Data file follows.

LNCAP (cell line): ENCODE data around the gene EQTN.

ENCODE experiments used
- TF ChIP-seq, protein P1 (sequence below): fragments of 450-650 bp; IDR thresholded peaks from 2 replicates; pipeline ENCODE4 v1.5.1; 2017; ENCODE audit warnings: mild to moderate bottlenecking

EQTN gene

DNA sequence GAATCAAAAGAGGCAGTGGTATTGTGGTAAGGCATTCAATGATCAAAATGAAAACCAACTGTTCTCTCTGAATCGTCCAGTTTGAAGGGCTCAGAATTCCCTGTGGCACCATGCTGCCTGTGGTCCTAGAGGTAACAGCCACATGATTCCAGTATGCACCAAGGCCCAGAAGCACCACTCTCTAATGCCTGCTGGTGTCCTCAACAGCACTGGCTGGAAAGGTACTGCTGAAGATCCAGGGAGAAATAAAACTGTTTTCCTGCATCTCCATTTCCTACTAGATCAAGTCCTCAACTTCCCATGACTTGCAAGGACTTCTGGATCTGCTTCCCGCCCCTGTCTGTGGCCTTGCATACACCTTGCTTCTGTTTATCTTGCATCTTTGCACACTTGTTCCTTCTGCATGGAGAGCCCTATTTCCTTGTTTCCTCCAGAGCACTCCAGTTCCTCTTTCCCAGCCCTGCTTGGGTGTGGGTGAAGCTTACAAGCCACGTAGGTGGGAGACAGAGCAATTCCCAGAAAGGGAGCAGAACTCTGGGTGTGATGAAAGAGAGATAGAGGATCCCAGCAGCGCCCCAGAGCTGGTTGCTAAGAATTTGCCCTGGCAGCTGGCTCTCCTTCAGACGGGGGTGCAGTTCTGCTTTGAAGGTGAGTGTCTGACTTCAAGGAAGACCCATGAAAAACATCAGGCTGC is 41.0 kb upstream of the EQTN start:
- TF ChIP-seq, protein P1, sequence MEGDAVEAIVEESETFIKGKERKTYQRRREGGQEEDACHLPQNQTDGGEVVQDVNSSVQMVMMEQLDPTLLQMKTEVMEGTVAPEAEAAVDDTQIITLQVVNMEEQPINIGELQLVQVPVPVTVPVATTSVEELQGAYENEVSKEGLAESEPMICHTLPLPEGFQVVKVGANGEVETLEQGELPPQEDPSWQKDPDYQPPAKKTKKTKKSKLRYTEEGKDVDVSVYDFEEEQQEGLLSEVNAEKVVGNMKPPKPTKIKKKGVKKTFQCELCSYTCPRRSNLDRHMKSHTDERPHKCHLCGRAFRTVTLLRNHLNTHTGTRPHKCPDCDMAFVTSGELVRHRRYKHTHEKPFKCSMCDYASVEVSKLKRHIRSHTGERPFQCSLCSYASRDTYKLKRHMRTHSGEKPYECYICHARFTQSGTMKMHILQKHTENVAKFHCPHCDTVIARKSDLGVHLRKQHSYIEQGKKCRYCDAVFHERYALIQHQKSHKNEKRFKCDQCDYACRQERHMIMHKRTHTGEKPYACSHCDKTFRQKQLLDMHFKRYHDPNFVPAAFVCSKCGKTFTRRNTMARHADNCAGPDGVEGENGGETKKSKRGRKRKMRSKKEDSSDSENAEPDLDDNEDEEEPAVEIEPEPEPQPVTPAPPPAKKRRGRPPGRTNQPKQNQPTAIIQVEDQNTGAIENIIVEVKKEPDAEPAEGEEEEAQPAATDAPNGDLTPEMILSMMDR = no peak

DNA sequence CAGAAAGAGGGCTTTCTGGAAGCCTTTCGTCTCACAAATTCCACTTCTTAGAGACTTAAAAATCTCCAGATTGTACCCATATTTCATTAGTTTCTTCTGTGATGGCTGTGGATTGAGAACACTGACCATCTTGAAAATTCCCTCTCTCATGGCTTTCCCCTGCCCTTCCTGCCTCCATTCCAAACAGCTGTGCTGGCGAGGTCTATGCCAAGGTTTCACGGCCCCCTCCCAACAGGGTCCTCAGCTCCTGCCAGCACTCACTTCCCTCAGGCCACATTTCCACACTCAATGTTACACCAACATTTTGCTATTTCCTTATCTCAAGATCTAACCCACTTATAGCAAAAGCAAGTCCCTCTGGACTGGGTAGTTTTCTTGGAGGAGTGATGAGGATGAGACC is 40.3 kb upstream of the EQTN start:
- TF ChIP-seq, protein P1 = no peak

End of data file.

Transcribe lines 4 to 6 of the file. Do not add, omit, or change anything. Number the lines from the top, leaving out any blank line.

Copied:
EQTN gene

DNA sequence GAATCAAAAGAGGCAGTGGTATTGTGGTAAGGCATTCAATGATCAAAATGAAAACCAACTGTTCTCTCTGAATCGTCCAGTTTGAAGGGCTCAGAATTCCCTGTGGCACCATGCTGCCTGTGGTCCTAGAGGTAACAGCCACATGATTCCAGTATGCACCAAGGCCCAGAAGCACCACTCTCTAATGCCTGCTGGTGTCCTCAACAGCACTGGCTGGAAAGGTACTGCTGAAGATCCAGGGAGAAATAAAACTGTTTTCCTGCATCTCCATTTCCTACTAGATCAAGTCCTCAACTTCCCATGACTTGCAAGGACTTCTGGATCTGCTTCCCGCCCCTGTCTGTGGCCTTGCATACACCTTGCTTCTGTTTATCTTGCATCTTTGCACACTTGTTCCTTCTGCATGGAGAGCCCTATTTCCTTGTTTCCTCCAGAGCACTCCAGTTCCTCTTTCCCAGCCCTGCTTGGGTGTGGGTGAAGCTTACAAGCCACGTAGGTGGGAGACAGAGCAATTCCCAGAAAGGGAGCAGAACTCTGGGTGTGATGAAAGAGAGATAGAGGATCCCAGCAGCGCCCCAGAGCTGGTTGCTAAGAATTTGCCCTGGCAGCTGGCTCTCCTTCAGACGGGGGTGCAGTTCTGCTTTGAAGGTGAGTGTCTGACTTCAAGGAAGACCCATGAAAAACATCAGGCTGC is 41.0 kb upstream of the EQTN start:
- TF ChIP-seq, protein P1, sequence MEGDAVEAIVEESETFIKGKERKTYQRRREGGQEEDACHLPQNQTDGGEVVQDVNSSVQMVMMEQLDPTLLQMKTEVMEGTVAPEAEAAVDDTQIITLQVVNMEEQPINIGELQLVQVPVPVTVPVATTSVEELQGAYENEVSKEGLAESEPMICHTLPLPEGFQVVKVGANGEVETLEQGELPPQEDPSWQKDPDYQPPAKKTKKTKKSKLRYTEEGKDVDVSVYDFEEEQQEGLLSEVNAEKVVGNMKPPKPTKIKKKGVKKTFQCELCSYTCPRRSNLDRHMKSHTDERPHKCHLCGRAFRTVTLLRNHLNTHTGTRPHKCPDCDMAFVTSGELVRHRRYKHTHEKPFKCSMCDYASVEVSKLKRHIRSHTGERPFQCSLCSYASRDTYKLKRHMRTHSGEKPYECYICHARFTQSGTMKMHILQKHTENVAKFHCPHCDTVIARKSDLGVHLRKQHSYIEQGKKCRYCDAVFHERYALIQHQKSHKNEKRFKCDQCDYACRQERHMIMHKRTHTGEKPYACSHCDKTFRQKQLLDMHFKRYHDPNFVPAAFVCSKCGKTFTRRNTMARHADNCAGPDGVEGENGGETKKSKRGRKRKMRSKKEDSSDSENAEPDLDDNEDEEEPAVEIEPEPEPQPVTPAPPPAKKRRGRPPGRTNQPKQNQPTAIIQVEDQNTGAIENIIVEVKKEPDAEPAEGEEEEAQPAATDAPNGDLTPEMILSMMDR = no peak